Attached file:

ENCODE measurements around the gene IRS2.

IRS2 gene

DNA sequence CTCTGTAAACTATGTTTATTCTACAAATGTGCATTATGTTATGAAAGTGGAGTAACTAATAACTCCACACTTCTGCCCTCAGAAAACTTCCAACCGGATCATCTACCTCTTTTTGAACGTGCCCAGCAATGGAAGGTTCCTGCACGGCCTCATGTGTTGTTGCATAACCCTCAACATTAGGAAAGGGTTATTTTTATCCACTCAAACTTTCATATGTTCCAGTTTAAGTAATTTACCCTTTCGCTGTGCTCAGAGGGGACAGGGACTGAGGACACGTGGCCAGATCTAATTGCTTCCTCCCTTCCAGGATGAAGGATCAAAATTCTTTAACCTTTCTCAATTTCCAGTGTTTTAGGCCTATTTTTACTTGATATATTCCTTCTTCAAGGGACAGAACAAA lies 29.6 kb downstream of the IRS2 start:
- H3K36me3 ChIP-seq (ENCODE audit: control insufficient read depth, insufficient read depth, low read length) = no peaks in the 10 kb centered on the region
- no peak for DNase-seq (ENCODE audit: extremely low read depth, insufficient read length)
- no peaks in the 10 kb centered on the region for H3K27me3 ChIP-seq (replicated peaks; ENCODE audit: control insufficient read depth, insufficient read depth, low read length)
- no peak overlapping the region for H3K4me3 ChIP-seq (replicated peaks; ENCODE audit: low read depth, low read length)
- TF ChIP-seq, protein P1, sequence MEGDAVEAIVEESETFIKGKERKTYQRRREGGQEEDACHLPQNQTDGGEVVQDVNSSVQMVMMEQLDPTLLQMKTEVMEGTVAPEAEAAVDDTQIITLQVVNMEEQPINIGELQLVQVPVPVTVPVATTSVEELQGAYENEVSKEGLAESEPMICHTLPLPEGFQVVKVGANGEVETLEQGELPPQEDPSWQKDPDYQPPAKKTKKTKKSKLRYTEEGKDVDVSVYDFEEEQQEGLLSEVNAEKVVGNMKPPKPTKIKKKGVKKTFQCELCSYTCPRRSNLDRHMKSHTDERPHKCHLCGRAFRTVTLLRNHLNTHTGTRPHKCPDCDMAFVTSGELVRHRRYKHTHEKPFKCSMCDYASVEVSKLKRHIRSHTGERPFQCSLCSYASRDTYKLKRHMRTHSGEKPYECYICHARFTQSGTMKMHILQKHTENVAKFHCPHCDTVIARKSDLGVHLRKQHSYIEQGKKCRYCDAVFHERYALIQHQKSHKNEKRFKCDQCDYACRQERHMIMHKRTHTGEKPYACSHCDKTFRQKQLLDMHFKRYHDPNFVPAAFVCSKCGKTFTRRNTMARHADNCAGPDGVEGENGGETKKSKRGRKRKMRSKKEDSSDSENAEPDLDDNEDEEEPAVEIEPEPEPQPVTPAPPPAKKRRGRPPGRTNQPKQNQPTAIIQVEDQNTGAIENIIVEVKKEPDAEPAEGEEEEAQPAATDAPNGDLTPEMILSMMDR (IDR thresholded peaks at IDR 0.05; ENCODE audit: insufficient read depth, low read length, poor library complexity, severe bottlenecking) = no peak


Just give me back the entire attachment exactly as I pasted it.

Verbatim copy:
ENCODE measurements around the gene IRS2.

IRS2 gene

DNA sequence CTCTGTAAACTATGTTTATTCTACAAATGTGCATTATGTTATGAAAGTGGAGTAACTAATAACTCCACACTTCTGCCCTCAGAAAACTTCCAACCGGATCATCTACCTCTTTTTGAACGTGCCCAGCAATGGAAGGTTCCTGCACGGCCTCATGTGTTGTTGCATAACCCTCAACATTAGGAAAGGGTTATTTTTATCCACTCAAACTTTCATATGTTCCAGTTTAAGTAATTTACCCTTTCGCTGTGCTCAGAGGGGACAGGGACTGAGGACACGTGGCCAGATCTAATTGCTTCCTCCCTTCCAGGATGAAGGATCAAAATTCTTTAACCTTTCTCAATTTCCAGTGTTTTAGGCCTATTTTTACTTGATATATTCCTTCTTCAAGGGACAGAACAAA lies 29.6 kb downstream of the IRS2 start:
- H3K36me3 ChIP-seq (ENCODE audit: control insufficient read depth, insufficient read depth, low read length) = no peaks in the 10 kb centered on the region
- no peak for DNase-seq (ENCODE audit: extremely low read depth, insufficient read length)
- no peaks in the 10 kb centered on the region for H3K27me3 ChIP-seq (replicated peaks; ENCODE audit: control insufficient read depth, insufficient read depth, low read length)
- no peak overlapping the region for H3K4me3 ChIP-seq (replicated peaks; ENCODE audit: low read depth, low read length)
- TF ChIP-seq, protein P1, sequence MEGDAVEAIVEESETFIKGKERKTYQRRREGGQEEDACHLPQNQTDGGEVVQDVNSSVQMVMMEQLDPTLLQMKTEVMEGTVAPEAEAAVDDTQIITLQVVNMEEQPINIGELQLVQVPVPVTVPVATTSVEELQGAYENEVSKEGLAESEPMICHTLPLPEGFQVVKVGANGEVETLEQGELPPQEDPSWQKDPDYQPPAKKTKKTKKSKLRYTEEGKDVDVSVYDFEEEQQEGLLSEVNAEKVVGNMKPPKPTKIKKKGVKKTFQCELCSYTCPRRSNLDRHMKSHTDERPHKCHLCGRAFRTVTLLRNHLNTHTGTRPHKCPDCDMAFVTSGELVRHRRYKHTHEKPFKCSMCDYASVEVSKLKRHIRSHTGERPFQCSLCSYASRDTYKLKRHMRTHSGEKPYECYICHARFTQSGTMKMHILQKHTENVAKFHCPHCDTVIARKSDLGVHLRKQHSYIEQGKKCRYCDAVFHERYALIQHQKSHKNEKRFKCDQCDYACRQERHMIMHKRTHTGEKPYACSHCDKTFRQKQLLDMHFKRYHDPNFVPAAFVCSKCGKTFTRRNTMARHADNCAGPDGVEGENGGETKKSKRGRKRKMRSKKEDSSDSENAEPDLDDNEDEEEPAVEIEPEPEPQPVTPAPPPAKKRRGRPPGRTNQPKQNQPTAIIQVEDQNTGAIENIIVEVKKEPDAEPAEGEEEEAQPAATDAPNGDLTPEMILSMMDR (IDR thresholded peaks at IDR 0.05; ENCODE audit: insufficient read depth, low read length, poor library complexity, severe bottlenecking) = no peak